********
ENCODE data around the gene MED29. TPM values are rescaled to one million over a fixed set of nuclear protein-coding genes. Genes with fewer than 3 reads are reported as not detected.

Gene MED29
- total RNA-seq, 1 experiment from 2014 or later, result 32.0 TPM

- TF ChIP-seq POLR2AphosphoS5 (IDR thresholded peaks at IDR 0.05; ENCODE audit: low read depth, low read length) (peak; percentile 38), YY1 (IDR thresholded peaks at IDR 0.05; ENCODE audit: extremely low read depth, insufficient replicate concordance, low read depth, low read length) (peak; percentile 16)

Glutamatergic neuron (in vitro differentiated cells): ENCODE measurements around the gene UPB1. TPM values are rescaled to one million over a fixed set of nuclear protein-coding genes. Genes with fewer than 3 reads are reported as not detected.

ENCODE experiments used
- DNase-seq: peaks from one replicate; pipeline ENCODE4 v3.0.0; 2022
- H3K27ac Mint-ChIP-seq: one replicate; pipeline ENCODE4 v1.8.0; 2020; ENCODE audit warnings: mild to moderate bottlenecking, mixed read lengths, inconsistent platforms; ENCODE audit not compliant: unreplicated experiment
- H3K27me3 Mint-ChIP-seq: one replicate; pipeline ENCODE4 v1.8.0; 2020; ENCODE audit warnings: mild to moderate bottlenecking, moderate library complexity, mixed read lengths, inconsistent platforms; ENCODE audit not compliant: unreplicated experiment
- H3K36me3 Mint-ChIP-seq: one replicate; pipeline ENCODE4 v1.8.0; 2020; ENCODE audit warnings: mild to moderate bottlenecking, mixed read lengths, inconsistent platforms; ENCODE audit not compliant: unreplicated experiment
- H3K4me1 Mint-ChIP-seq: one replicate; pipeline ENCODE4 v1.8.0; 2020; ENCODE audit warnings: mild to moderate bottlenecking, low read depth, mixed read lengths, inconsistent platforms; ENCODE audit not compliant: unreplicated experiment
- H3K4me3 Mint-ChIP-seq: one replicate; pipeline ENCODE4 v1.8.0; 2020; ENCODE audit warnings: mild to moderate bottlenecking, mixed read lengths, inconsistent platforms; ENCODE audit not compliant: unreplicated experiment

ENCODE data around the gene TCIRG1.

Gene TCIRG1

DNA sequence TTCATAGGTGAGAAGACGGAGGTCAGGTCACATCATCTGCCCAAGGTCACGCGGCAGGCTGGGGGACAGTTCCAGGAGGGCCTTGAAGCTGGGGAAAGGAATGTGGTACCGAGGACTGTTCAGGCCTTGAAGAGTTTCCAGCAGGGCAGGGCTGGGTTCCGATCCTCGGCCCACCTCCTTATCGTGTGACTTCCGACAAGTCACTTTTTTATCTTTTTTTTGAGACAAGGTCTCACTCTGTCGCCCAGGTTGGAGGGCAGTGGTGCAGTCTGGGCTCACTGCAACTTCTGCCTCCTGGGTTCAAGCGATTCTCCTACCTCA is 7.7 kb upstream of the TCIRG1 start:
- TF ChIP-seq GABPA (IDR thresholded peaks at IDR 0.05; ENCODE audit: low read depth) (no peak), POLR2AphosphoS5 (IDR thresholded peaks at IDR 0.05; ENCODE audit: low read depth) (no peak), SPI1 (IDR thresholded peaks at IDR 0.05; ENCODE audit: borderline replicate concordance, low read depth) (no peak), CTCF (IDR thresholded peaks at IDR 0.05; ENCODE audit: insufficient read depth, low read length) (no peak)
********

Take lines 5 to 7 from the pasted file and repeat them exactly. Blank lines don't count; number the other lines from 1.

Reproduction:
Glutamatergic neuron (in vitro differentiated cells): ENCODE measurements around the gene UPB1. TPM values are rescaled to one million over a fixed set of nuclear protein-coding genes. Genes with fewer than 3 reads are reported as not detected.

ENCODE experiments used
- DNase-seq: peaks from one replicate; pipeline ENCODE4 v3.0.0; 2022